Don't overlook seeds for nutrition

When it comes to meals or snacks, seeds might seem like an afterthought. But they're more than decoration on a bagel: Seeds are a small but mighty source of important nutrients.

Seeds offer protein, healthy fats, fiber and minerals to support heart and digestive tract health without adding many calories. They're also an inexpensive way to add crunch and texture to yogurt or salad.

Mayo Clinic experts recommend eating a variety of seeds. Here are a few nutrient-packed seeds to try:


Flaxseed contains omega-3 fatty acids and antioxidant phytochemicals called lignans that support cardiovascular health. They also deliver manganese for bone health.

To get the most nutrients out of flaxseeds, grind them before sprinkling on cereal or yogurt or baking into cookies, muffins or breads. If you prefer savory foods, mix ground flaxseed with mayonnaise or mustard to spread on a sandwich.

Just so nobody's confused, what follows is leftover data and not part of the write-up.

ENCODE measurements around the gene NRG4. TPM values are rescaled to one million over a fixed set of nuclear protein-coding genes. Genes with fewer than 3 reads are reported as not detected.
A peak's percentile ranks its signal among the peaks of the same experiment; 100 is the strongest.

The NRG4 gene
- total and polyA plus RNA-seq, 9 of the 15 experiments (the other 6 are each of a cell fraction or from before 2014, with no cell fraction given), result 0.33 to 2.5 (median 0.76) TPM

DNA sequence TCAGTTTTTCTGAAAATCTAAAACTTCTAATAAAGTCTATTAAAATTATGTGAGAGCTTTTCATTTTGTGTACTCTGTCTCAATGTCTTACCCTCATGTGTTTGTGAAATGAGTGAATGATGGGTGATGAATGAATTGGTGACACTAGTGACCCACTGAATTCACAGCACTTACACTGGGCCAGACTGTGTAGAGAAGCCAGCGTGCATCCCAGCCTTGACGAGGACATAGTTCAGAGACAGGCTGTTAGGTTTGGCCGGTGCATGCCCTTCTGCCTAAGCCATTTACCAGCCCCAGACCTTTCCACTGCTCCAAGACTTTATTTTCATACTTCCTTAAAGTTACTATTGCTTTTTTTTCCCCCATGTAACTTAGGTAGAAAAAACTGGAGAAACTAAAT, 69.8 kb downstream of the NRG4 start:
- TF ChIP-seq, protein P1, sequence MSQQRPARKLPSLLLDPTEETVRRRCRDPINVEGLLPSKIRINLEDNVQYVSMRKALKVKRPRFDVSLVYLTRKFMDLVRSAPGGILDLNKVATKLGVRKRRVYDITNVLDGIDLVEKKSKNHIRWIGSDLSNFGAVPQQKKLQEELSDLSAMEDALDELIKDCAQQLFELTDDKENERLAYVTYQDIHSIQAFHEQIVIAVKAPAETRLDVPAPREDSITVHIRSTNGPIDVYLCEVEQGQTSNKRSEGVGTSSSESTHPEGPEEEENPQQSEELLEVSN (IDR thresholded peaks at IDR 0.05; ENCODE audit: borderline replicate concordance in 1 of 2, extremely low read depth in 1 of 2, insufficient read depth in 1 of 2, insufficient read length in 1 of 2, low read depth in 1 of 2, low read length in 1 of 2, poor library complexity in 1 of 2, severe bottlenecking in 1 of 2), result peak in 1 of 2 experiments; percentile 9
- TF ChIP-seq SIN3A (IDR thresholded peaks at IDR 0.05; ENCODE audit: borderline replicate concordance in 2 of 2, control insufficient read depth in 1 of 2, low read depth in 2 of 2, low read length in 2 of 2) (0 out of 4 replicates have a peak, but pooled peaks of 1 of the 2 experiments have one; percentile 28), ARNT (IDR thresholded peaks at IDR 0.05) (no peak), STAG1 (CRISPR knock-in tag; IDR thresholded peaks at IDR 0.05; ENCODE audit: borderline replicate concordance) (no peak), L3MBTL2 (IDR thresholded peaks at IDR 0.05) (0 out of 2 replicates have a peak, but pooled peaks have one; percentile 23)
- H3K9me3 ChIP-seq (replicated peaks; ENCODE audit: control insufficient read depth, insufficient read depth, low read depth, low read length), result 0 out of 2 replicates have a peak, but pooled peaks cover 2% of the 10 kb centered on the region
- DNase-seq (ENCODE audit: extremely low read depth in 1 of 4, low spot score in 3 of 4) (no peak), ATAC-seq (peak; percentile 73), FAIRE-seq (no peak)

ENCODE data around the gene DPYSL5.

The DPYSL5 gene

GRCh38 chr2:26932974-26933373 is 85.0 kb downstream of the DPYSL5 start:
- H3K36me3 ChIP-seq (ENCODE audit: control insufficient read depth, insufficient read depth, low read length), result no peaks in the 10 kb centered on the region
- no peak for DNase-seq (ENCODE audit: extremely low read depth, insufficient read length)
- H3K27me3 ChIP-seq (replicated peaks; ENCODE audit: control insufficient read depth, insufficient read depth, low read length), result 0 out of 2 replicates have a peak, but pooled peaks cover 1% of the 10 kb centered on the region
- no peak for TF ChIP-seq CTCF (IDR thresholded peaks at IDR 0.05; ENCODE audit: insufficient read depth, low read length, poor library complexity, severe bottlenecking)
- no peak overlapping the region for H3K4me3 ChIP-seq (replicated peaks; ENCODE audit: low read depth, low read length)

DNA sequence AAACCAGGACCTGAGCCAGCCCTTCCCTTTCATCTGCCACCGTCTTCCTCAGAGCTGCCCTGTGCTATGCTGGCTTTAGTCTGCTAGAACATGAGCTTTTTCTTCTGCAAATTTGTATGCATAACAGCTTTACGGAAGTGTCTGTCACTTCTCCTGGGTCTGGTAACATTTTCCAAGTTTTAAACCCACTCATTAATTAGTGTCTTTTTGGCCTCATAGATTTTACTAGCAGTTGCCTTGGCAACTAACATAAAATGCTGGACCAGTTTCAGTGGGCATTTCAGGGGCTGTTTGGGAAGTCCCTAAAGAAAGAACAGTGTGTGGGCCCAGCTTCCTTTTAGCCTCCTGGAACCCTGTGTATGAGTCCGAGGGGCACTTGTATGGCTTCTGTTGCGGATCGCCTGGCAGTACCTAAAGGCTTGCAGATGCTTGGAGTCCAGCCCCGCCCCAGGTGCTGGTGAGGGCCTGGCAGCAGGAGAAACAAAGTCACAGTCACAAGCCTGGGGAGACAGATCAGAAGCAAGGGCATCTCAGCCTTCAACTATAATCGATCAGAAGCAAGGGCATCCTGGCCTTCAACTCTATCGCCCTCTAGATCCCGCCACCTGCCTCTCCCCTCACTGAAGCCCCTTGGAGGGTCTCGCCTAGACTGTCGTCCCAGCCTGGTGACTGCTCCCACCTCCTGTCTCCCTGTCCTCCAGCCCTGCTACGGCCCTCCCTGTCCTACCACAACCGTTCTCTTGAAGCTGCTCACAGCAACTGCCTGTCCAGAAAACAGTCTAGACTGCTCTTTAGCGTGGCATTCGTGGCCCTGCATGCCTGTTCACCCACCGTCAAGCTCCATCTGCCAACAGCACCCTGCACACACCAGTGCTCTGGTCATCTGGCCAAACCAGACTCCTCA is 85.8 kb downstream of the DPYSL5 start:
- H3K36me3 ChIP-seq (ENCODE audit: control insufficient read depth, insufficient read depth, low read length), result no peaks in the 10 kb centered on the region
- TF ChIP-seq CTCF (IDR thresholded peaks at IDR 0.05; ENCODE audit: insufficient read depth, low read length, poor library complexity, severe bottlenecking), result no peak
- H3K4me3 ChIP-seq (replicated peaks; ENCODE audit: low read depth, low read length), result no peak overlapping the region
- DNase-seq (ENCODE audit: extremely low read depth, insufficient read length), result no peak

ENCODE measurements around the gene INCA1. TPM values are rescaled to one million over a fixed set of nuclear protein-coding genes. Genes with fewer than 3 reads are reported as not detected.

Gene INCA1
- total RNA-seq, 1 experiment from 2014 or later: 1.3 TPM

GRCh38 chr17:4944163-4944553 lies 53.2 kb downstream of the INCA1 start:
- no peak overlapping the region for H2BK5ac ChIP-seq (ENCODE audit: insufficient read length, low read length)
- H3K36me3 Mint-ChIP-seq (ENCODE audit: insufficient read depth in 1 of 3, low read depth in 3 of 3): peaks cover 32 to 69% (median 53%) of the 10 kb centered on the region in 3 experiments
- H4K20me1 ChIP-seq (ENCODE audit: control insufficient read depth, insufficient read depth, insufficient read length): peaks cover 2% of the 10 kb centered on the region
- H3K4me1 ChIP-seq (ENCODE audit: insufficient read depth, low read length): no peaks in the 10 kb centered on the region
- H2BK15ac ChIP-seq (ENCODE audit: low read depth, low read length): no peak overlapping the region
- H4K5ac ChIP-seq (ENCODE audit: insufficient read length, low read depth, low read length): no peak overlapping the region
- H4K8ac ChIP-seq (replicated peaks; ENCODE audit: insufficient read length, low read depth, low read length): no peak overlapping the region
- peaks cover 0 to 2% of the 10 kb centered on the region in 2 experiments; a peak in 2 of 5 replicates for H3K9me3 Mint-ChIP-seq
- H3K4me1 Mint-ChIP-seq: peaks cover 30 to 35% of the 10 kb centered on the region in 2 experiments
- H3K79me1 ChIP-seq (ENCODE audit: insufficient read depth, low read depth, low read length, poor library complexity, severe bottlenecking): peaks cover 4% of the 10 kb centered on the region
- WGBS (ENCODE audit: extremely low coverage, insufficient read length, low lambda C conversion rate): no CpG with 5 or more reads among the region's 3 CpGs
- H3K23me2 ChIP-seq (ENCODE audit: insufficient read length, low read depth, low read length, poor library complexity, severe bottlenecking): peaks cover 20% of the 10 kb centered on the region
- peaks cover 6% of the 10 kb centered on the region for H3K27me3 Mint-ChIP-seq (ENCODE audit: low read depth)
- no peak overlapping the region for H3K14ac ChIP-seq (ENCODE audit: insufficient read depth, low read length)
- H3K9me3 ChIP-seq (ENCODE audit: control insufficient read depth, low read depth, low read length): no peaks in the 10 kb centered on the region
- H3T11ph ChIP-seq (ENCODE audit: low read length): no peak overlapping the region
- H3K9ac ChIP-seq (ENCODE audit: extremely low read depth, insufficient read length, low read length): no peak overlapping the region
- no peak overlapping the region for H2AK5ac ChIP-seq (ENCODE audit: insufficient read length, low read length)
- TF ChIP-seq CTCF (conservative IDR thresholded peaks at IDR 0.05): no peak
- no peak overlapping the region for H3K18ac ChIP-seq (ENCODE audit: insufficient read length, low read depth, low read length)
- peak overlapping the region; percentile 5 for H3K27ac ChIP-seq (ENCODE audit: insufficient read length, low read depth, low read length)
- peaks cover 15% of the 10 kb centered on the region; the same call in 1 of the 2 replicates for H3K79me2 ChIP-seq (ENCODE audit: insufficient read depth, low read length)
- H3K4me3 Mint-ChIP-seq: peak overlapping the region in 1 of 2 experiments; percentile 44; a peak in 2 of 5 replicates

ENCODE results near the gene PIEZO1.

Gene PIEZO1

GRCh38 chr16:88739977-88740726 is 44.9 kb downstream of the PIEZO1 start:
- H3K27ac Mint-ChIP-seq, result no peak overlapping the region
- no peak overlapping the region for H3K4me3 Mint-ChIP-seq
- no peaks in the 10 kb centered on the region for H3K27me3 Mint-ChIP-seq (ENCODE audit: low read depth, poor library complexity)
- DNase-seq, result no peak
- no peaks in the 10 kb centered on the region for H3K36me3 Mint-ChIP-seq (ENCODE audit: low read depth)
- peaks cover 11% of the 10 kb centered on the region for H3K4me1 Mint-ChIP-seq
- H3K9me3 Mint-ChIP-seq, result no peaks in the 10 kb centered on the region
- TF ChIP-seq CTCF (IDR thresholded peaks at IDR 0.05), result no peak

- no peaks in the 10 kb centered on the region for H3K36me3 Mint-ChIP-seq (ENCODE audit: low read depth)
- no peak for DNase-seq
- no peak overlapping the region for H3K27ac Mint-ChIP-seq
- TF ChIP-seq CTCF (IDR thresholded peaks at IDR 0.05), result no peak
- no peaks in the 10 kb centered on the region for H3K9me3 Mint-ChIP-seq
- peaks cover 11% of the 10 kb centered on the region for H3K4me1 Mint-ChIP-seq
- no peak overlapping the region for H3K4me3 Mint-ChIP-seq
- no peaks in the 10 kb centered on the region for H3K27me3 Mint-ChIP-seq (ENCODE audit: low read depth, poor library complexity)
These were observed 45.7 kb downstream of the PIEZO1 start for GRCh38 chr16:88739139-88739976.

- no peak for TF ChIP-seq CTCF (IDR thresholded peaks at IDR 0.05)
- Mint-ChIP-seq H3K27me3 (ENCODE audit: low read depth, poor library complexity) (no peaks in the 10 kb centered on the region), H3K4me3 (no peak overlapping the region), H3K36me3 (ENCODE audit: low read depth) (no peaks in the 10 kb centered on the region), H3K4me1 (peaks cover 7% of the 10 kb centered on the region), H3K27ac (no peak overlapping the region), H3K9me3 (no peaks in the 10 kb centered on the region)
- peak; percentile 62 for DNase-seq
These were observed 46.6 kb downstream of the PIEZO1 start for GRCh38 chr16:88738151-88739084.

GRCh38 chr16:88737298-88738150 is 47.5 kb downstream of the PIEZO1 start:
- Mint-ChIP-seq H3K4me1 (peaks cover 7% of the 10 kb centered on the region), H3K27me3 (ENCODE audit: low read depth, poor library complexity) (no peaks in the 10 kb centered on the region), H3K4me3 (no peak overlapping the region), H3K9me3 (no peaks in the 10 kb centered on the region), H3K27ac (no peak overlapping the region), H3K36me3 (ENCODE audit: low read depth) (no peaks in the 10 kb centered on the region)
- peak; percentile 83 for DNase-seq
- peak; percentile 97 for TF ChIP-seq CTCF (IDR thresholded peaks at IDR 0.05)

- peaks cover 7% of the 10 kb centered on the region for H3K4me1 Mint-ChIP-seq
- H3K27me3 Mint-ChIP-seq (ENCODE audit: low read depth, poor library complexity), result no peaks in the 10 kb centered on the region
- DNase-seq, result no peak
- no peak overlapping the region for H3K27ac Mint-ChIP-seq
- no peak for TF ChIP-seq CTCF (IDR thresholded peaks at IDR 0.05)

Chia is rich in lignans and omega-3 fatty acids for cardiovascular health. These seeds also contain magnesium, an important mineral for brain, digestive tract and heart health.

Add chia to cereal, yogurt, salads and smoothies, or use it make puddings for a nutrient-dense snack.

Bonus tip: Combine 1/4 cup of chia with 1 cup of liquid (like almond milk or fruit juice) and let sit for 15 minutes for a treat with a gel-like consistency. Top with fruit and nuts.


Pumpkin seeds pack omega-6 fatty acids for heart health and manganese for bone health.

They're big enough to eat alone, but some prefer them with a light sprinkle of salt or grated cheese. You can also grind them to bake into bread or add to a spread like mayonnaise or hummus.


The ballpark favorite delivers omega-6 fatty acids for heart health and vitamin E that supports immune system, skin and eye health.

Buy them shell-free or pop the seed out of the shell and eat. Or add them to salads, yogurt, trail mixes or stir-fries. They also go nicely in granola bars.

If you can, choose unsalted seeds or enjoy salted seeds in moderation.

  1. Seeds. Mayo Clinic Health Letter. May 2021.